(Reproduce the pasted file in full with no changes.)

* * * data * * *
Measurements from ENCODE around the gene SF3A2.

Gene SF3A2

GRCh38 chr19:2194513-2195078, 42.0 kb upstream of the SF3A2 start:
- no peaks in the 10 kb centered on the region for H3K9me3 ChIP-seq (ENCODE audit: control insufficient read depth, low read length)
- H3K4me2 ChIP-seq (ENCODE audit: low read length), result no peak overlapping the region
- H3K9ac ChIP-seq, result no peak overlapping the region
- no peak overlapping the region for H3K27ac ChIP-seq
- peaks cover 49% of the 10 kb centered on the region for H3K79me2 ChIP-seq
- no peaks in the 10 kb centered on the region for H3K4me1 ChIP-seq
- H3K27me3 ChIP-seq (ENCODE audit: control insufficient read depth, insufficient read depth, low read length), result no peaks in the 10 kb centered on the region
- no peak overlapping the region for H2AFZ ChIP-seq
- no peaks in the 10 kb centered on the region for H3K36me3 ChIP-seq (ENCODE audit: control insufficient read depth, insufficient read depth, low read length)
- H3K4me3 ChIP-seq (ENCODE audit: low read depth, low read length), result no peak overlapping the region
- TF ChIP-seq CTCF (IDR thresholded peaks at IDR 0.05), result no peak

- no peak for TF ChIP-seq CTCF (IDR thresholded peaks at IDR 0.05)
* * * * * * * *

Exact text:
Measurements from ENCODE around the gene SF3A2.

Gene SF3A2

GRCh38 chr19:2194513-2195078, 42.0 kb upstream of the SF3A2 start:
- no peaks in the 10 kb centered on the region for H3K9me3 ChIP-seq (ENCODE audit: control insufficient read depth, low read length)
- H3K4me2 ChIP-seq (ENCODE audit: low read length), result no peak overlapping the region
- H3K9ac ChIP-seq, result no peak overlapping the region
- no peak overlapping the region for H3K27ac ChIP-seq
- peaks cover 49% of the 10 kb centered on the region for H3K79me2 ChIP-seq
- no peaks in the 10 kb centered on the region for H3K4me1 ChIP-seq
- H3K27me3 ChIP-seq (ENCODE audit: control insufficient read depth, insufficient read depth, low read length), result no peaks in the 10 kb centered on the region
- no peak overlapping the region for H2AFZ ChIP-seq
- no peaks in the 10 kb centered on the region for H3K36me3 ChIP-seq (ENCODE audit: control insufficient read depth, insufficient read depth, low read length)
- H3K4me3 ChIP-seq (ENCODE audit: low read depth, low read length), result no peak overlapping the region
- TF ChIP-seq CTCF (IDR thresholded peaks at IDR 0.05), result no peak

- no peak for TF ChIP-seq CTCF (IDR thresholded peaks at IDR 0.05)